By LornaL

December 2nd 1940

Monday December 2nd

There have been heavy raids on Birmingham, Liverpool, Southampton, and Bristol during the last week, but nothing but a general account of the casualties is given. What good could it possibly serve but to gratify the enemy and discourage our own people?

Dawn* came home on Saturday for her usual three nights off from night duty at the QEH**. She looks older. They had 91 casualties in one night after a big raid and the place looked, according to her, like a slaughter house.

The centre of Bristol*** is reported to be gone in and around Wine Street and Bristol Bridge. St Mary Redcliffe roof was damaged, Holy Nativity Knowle**** razed to the ground, but the University Tower still stands and I believe the Cathedral is still intact.

I can’t sleep lately. I don’t know whether it is weakness or warfare – it seems very difficult to get started, and once having got started to “keep at it”.

Being ill gives one such an awful gnawing sense of uselessness. There is so much that one could do, but the very first requisite is health and the second endurance, neither of which I can supply.

For interest I am going to try and sort out my feelings, since they seem to coincide with those of most people. First of all I do not think any of us are functioning normally. One feels quite detached as though one is seeing this frightful war like a phantasmagoria, from a long way off. We hear of the total destruction of places that are dear sentimentally, but the news makes no real mark on the brain. Habit quickly reconstructs the lost object and one easily ceases to believe that it is gone.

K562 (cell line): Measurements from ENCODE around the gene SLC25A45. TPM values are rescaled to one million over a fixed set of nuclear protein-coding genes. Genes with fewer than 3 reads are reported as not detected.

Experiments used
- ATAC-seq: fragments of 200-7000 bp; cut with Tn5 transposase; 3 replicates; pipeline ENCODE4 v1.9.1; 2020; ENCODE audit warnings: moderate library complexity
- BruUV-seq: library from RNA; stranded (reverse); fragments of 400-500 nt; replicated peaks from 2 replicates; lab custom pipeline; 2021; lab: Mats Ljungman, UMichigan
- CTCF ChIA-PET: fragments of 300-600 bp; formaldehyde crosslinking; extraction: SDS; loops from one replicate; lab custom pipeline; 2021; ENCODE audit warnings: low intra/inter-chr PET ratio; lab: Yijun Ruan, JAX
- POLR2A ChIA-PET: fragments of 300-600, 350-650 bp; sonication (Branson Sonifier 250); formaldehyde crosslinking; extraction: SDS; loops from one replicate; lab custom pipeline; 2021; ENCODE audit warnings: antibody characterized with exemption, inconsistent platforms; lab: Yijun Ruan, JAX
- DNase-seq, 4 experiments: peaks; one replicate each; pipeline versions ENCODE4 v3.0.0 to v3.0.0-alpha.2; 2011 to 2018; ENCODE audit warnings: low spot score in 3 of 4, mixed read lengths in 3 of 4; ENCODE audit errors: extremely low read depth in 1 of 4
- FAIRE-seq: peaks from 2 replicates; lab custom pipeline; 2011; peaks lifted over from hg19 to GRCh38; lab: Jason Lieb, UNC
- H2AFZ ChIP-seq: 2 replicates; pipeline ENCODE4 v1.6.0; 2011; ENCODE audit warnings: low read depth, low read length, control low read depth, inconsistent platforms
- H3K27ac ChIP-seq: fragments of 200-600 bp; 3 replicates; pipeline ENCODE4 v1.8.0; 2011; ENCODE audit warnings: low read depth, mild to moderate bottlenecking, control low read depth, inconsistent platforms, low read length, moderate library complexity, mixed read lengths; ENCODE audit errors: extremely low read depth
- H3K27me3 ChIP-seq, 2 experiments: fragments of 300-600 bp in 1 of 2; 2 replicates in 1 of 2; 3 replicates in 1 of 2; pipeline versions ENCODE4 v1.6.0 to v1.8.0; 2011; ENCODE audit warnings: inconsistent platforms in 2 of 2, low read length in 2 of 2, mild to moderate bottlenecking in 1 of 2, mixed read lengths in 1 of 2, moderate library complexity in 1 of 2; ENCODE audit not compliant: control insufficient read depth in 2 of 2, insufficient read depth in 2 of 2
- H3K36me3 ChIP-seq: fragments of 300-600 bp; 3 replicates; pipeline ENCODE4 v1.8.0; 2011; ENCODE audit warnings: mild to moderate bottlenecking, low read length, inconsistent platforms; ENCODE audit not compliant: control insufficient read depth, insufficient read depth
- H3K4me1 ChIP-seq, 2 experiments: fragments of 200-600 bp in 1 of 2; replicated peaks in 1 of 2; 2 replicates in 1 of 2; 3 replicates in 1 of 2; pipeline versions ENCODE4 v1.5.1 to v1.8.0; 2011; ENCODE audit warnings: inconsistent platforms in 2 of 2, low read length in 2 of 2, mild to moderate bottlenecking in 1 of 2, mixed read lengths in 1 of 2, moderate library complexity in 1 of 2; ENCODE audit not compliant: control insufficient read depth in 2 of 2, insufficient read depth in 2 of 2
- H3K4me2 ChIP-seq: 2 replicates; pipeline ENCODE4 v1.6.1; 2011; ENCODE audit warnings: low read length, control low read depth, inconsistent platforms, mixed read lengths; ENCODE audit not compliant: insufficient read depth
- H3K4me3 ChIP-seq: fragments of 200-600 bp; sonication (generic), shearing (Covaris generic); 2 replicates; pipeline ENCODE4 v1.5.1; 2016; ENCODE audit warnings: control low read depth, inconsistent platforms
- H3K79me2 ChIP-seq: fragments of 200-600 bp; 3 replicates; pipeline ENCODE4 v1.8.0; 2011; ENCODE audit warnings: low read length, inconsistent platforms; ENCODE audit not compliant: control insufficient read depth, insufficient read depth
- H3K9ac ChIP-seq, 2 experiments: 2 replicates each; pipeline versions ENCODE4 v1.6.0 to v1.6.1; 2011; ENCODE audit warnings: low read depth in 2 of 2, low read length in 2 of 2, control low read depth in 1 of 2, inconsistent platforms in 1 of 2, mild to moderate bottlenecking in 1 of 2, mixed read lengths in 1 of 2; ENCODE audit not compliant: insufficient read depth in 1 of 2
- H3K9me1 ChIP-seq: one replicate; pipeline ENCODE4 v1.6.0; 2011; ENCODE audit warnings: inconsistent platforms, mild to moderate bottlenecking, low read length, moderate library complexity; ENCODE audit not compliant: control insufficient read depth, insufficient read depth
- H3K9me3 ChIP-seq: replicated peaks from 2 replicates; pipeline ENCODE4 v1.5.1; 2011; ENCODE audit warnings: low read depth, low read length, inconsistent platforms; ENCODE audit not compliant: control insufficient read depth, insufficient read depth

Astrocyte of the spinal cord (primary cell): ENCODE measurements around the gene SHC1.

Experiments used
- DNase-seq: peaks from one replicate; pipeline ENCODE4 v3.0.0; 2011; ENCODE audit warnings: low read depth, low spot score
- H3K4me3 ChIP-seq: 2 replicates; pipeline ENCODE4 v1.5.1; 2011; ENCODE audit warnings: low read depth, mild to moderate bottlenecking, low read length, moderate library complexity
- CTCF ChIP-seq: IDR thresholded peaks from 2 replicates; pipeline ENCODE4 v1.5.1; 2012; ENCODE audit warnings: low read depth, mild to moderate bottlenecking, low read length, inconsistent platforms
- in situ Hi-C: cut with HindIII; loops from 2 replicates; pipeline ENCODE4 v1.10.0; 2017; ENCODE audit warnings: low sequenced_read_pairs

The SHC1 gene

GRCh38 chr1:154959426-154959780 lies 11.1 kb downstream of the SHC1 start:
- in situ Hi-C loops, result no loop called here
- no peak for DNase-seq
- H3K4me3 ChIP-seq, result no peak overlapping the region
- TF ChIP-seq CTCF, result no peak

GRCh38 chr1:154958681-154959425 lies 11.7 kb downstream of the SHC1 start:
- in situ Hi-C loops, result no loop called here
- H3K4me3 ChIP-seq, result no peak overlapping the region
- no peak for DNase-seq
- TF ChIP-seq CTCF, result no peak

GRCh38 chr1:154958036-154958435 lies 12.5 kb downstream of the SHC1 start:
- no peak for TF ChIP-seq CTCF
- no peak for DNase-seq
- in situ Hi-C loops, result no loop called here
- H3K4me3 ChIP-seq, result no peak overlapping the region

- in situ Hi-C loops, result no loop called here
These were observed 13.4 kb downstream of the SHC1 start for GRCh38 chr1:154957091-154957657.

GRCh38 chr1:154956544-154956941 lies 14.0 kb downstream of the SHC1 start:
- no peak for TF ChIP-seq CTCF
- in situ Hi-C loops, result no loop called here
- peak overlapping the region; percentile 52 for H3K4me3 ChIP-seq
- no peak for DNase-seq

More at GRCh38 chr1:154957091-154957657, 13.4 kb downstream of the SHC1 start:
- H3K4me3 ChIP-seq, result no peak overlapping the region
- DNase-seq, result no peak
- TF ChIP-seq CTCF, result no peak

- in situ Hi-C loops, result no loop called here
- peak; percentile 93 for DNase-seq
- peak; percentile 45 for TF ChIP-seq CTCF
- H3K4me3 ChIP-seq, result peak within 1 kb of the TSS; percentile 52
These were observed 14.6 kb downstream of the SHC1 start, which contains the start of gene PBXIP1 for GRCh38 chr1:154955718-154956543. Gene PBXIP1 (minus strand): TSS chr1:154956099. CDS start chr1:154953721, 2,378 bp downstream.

One lives in a curious stupid faith that all of a sudden it will stop – quite abruptly. Then we shall have leisure for mourning – but we don’t mourn now. I don’t think we will even feel.

* Lorna's step-cousin. Dawn's parents were Lorna's Uncle Percy W and his second wife Madge. Uncle Percy's first wife, who died aged 30, was Lorna's Aunt Beatrice (the sister of Lorna's father). To see a picture of Dawn, her parents, and siblings (including Dennis, who was killed during the war) check the blip of 27th May 2020.

** Queen Elizabeth Hospital, Birmingham.

*** This damage was covered in A house through time, series 3 episode 4 (https://www.bbc.co.uk/programmes/m000k4cz). See this BBC2 clip for more details: https://www.bbc.co.uk/programmes/p08gh6v6

**** There is an account of this at https://holynativity.org.uk/the-history-of-holy-nativity which reads 'during the first heavy air raid on Bristol on 24th November 1940, Holy Nativity became the first church to be destroyed in the city. The raid began at around 6 pm and the first hour of the attack marked the destruction of the church. Due to the blackout regulations introduced some months earlier Evensong had been brought forward to 3:30 pm and this undoubtedly saved lives. By chance the Tower, Clock and Bells survived the destruction and it was said that as the flames consumed the church the clock continued to chime.' For pictures of the damage and the rebuilding of the church see the short video at https://www.youtube.com/watch?v=5RPkn1FSzUk

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